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Matthew Hoy currently works as a metro page designer at the San Diego Union-Tribune.

The opinions presented here do not represent those of the Union-Tribune and are solely those of the author.

If you have any opinions or comments, please e-mail the author at: hoystory -at- cox -dot- net.

Dec. 7, 2001
Christian Coalition Challenged
Hoystory interviews al Qaeda
Fisking Fritz
Politicizing Prescription Drugs

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Tuesday, March 26, 2002
Afghanistan is the world's leading producer of opium, and it would certainly be a good idea to get them out of the business. According to a story in the Washington Times, the Bush administration wants to use some herbicides and eradicate the crops. The military is saying that they don't want to do it.

"This is asymmetrical warfare, and it would be a prudent force-protection measure," said a U.S. official close to the debate.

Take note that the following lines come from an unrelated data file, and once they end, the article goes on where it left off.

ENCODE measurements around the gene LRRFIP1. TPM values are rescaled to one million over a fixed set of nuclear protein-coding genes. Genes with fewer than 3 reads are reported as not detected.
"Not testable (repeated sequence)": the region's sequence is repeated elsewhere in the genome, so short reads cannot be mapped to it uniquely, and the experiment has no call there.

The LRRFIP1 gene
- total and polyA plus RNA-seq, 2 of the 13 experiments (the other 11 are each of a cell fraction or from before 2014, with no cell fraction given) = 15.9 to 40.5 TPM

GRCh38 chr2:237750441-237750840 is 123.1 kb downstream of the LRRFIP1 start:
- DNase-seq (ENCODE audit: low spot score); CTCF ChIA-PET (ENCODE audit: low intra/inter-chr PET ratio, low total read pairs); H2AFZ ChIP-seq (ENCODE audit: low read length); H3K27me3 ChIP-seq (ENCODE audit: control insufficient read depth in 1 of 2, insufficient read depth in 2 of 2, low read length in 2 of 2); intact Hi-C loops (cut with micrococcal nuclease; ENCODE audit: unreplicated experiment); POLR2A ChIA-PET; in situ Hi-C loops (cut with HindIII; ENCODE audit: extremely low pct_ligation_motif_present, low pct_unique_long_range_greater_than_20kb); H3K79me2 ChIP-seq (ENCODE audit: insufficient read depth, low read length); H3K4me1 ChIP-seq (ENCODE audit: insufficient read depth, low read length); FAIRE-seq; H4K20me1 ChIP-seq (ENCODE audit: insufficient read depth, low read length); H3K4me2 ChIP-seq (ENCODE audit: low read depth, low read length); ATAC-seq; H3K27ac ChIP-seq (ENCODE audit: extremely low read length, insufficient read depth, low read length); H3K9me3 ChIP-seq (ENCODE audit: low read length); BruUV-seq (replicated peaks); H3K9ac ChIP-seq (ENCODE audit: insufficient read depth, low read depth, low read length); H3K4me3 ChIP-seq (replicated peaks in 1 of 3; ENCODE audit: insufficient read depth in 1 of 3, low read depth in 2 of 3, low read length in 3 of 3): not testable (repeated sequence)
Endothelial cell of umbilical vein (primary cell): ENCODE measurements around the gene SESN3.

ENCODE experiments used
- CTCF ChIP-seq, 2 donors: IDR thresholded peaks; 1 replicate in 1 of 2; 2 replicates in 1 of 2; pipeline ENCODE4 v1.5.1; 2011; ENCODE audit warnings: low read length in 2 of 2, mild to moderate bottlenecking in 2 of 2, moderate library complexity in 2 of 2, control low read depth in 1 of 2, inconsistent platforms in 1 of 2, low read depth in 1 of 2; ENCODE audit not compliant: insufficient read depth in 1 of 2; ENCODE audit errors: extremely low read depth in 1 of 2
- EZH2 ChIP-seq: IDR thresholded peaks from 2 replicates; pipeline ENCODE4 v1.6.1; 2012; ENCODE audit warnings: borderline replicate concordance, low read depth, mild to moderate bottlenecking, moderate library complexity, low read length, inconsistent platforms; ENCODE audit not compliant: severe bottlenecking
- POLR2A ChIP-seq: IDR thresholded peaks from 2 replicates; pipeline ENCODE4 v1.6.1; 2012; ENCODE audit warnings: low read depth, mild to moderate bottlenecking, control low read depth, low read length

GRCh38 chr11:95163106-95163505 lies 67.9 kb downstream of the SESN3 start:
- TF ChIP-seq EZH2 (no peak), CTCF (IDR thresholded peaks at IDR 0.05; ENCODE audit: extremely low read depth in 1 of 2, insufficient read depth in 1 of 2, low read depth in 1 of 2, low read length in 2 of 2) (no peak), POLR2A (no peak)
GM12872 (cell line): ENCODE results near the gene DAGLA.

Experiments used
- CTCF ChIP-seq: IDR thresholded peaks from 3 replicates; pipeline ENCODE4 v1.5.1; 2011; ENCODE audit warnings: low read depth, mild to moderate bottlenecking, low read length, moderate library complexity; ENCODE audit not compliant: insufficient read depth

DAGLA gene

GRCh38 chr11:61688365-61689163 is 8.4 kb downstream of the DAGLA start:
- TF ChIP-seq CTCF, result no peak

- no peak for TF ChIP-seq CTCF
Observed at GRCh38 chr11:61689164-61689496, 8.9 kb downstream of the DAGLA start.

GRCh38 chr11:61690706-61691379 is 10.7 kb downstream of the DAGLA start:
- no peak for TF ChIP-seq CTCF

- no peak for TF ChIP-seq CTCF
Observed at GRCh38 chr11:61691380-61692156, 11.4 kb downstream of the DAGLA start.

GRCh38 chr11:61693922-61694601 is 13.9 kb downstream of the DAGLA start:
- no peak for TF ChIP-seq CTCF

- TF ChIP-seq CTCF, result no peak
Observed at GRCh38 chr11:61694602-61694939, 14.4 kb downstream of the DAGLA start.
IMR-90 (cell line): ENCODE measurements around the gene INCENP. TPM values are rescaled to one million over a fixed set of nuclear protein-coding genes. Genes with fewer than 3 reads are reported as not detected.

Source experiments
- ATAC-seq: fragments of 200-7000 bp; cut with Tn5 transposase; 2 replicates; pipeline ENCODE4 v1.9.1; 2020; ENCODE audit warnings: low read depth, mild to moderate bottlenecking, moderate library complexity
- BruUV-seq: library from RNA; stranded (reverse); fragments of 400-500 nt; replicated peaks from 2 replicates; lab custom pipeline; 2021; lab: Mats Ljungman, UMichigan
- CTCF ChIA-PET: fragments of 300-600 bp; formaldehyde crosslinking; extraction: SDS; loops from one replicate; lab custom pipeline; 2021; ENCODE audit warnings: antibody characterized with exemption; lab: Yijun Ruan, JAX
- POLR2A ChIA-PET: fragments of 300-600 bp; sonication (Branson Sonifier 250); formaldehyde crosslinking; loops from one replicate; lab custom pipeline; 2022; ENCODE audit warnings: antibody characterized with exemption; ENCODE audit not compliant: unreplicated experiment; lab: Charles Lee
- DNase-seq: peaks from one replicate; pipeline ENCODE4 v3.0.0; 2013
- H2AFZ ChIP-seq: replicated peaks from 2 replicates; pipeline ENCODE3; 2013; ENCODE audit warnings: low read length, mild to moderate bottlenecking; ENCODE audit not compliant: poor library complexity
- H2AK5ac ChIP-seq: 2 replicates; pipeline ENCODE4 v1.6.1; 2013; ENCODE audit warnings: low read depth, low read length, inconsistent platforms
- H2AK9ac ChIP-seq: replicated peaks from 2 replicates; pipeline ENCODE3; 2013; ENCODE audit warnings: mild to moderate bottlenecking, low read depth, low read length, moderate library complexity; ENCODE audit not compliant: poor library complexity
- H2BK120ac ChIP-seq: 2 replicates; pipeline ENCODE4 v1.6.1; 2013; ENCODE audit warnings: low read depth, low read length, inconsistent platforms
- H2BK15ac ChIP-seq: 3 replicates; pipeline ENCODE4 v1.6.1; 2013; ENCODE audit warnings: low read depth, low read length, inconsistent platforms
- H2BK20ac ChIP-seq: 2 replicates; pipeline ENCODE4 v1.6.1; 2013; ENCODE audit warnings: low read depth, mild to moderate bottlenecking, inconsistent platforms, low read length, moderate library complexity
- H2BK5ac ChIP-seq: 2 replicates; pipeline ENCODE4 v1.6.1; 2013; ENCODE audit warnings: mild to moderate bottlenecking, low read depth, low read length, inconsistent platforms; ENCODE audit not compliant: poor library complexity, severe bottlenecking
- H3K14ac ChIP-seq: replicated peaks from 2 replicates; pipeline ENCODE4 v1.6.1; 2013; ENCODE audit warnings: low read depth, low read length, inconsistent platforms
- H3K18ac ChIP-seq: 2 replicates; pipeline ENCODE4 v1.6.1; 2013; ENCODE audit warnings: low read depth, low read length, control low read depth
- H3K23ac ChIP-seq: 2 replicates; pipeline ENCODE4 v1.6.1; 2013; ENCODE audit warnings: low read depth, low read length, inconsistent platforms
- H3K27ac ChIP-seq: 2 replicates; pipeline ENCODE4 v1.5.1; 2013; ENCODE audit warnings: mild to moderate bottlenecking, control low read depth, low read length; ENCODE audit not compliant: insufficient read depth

The money obtained from Afghanistan's poppy harvest will fuel the guerrilla war that is expected to escalate against U.S. and allied forces in the coming months.

The money from the poppies also will bolster anti-U.S. elements in the Pakistani ISI intelligence service, the officials said.

"If this opium is harvested and permitted to go to market, it will re-empower the negative elements in Pakistan's security service and lead to instability in Pakistan," the official said. "And it will fund a new round of international terrorism."

Well, I think what we need to do is export that most important of American values -- not freedom, not democracy....yes...that's right...something that both Democrats and Republicans can get behind: the farm subsidy.

If we can pay NBA star Scottie Pippin tens of thousands of dollars not to grow peanuts, then we certainly can pay some Afghan farmers a few thousand not to grow poppies. The upside of this is that we first create goodwill with the Afghan farmer. The money won't go to al Qaeda or the guerillas, because they will want the money to keep coming. That's right, like farm subsidies here in the United States, they eventually cause the farmer to become dependent on the subsidy. The mere threat of cutting subsidies will be enough to keep the Afghans in line.

1:28 AM

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